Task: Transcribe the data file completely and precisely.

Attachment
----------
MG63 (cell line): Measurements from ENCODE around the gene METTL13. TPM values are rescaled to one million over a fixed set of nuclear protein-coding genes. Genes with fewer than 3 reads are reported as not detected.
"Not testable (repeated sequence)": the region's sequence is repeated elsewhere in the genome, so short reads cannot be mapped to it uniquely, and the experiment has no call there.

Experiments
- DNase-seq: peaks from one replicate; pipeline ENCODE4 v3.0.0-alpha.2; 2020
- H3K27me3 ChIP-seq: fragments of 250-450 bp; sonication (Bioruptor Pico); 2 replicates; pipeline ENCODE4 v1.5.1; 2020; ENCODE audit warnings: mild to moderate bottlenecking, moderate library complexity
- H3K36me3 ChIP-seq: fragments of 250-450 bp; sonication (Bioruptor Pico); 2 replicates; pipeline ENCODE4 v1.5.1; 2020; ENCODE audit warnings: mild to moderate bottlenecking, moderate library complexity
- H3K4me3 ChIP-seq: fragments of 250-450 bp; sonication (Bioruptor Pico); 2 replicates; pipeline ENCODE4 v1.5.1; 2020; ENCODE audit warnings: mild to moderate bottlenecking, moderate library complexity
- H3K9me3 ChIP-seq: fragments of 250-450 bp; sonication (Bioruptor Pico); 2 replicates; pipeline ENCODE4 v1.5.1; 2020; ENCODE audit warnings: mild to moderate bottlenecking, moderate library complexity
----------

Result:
MG63 (cell line): Measurements from ENCODE around the gene METTL13. TPM values are rescaled to one million over a fixed set of nuclear protein-coding genes. Genes with fewer than 3 reads are reported as not detected.
"Not testable (repeated sequence)": the region's sequence is repeated elsewhere in the genome, so short reads cannot be mapped to it uniquely, and the experiment has no call there.

Experiments
- DNase-seq: peaks from one replicate; pipeline ENCODE4 v3.0.0-alpha.2; 2020
- H3K27me3 ChIP-seq: fragments of 250-450 bp; sonication (Bioruptor Pico); 2 replicates; pipeline ENCODE4 v1.5.1; 2020; ENCODE audit warnings: mild to moderate bottlenecking, moderate library complexity
- H3K36me3 ChIP-seq: fragments of 250-450 bp; sonication (Bioruptor Pico); 2 replicates; pipeline ENCODE4 v1.5.1; 2020; ENCODE audit warnings: mild to moderate bottlenecking, moderate library complexity
- H3K4me3 ChIP-seq: fragments of 250-450 bp; sonication (Bioruptor Pico); 2 replicates; pipeline ENCODE4 v1.5.1; 2020; ENCODE audit warnings: mild to moderate bottlenecking, moderate library complexity
- H3K9me3 ChIP-seq: fragments of 250-450 bp; sonication (Bioruptor Pico); 2 replicates; pipeline ENCODE4 v1.5.1; 2020; ENCODE audit warnings: mild to moderate bottlenecking, moderate library complexity